What Are Ways to Help a Child Adjust to a Prosthesis?
What Are Ways to Help a Child Adjust to a Prosthesis?

What Are Ways to Help a Child Adjust to a Prosthesis?


No matter how old you are, adjusting physically and emotionally to an amputation takes time. The loss of a limb, whether because of disease, injury or surgery, is devastating. It poses special obstacles when it happens to a child, but there are ways to make the transition to prosthetics a little easier. 


Children can be fitted with artificial limbs as soon as they’re able to stand, usually at 9-12 months. When they’re that young and haven’t yet transitioned to walking and running, a prosthesis simply becomes a part of their identity and daily lives. Insecurity over any kind of difference increases with age - a toddler will only want to know how the components of the new arm or leg work, a school-aged child will be nervous about being teased, and preteens and teens, insecure to begin with, will probably need reassurance about body image. At any stage, make sure to talk to your child about how he or she is feeling and address any worries and concerns. 


Your prosthetist will become an essential part of you and your child’s life, not only measuring and fitting your child but understanding the challenges of adjusting to a new limb. He or she will go over how each component should be cleaned, as well as what substances shouldn’t make direct contact with the prosthesis, such as water, bug spray and sunscreen. Learning when to remove the prosthetic (think, contact sports) is also extremely important. Encourage your child to ask the prosthetist questions about anything and everything. Feeling in control and on top of caring for their new arm or leg will be empowering.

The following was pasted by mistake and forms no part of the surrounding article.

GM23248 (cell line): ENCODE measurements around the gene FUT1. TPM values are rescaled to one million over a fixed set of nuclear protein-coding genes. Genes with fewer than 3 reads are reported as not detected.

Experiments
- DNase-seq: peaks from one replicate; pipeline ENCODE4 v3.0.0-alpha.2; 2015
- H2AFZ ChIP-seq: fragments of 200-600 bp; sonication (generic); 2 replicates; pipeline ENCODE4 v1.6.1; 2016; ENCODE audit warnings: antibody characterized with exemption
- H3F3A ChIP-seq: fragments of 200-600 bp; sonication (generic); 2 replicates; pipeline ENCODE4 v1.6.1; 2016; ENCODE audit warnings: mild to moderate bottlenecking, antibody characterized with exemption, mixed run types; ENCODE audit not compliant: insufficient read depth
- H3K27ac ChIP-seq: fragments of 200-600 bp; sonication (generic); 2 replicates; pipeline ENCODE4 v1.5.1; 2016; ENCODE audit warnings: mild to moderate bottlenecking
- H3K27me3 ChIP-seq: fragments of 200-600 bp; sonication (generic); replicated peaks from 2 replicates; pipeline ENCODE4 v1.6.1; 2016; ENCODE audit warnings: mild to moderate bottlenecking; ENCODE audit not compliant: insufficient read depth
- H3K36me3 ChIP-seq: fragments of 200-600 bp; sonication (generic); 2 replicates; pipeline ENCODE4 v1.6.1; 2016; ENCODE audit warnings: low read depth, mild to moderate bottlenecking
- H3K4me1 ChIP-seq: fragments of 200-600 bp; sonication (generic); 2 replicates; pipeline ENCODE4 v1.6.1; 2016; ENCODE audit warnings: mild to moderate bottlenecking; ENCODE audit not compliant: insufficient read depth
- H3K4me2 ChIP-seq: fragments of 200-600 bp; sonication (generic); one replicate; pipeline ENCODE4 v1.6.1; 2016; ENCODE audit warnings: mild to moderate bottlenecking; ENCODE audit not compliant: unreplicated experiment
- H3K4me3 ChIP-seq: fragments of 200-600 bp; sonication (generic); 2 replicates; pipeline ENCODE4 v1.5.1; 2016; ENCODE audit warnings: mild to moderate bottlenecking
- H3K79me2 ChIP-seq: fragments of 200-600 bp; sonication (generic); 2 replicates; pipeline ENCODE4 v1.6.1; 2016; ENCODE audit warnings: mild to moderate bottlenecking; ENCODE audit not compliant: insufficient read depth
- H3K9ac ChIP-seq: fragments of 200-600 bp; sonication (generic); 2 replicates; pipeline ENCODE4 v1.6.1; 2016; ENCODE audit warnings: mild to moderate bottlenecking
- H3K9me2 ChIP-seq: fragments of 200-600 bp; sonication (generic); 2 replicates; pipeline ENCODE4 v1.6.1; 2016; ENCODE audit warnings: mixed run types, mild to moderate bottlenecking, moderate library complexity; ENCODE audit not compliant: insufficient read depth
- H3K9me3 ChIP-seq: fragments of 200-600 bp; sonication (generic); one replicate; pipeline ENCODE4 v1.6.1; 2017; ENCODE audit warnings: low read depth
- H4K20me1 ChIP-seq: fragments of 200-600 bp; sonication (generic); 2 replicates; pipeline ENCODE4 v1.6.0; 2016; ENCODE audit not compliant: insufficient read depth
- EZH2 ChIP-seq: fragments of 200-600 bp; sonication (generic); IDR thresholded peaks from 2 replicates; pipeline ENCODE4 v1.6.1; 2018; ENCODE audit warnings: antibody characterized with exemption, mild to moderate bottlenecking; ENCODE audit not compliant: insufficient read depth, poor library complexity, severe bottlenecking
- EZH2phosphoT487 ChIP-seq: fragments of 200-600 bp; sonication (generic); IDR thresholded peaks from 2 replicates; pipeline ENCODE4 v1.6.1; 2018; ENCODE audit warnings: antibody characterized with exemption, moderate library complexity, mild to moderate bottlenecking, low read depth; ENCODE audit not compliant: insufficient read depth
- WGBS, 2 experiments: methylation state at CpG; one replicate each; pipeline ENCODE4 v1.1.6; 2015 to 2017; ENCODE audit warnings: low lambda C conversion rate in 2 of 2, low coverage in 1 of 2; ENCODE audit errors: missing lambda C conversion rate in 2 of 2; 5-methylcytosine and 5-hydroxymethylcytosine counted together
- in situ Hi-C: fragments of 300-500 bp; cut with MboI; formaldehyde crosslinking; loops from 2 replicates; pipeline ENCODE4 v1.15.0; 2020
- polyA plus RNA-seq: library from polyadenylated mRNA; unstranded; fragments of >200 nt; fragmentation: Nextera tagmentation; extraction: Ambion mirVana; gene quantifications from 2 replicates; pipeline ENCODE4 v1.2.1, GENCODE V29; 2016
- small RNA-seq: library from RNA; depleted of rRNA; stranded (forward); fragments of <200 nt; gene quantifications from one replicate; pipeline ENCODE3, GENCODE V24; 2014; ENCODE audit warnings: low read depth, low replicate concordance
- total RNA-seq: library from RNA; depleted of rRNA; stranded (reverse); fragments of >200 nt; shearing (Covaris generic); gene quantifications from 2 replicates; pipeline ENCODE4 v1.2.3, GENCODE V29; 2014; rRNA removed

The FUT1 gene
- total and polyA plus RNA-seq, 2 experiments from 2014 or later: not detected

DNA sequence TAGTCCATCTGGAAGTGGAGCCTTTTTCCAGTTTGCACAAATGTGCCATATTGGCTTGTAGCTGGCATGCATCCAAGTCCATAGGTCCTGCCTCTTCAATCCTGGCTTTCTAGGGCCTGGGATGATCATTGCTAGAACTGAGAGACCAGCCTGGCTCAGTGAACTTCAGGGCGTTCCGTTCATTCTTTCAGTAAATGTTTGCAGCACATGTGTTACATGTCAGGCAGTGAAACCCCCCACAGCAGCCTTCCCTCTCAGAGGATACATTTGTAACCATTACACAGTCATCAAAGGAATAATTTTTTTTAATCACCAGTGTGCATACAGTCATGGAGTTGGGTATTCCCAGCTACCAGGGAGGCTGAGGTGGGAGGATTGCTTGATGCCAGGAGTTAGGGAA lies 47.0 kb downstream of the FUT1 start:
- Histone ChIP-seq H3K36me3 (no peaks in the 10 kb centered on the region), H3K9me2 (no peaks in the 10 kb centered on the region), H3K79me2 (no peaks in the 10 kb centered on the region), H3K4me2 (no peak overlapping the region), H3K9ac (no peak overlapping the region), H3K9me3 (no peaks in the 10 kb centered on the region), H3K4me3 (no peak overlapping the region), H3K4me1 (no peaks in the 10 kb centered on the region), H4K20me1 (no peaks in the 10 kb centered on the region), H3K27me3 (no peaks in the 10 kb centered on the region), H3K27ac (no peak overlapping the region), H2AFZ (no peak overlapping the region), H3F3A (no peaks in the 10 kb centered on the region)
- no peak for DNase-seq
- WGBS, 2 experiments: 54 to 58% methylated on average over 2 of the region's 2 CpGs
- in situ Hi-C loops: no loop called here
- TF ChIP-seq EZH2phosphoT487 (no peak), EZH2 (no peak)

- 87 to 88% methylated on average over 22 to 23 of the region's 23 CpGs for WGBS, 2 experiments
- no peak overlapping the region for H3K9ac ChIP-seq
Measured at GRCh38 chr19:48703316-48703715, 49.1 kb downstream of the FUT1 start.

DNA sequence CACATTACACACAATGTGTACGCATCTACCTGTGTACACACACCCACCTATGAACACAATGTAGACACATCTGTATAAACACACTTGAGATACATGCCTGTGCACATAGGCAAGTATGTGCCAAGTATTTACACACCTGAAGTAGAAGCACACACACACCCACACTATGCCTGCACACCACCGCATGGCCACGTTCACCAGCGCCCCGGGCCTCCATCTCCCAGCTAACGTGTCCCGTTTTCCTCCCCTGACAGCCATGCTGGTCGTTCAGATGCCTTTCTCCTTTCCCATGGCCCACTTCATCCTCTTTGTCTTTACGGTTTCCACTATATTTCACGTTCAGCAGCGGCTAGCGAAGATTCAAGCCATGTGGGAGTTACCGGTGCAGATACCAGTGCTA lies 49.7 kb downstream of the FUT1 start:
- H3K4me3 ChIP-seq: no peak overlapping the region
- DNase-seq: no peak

The more comfortable both you and your child can get with the new limb the better. Practice taking the prosthesis on and off as well as getting in and out of cars, taking public transport and other every day activities until they feel natural. Discuss how to deal with other people’s reactions and the best ways to deal with questions. Finding community with other families can also be a big source of support.


One of PCRF’s goals is to help get Gaza’s amputees back up on their feet. In 2014, we set up the POET program at the Palestine Medical Complex in Ramallah to train local surgeons in pediatric orthopedic surgery through training abroad, visiting specialists, medical equipment and the treatment of complex patients. This reduces the number of children who need to be sent away from home for medical procedures. We’ve also presented a limb deficiency symposium

If you’d like to contribute, there are many ways to help.


The Palestine Children's Relief Fund was established in 1992 by concerned humanitarians in the USA to bring injured and sick children for free medical care they could not get locally. Since then, we have sent over 2,00 sick and injured children for free medical care, as well as sponsored hundreds of volunteer medical teams from all over the world to treat tens of thousands of sick and injured youths in local hospitals. PCRF also has built two pediatric cancer departments in Palestine and has several more major programs and projects taking place to help support the development of a sustainable health-care system there. Learn more by visiting our website.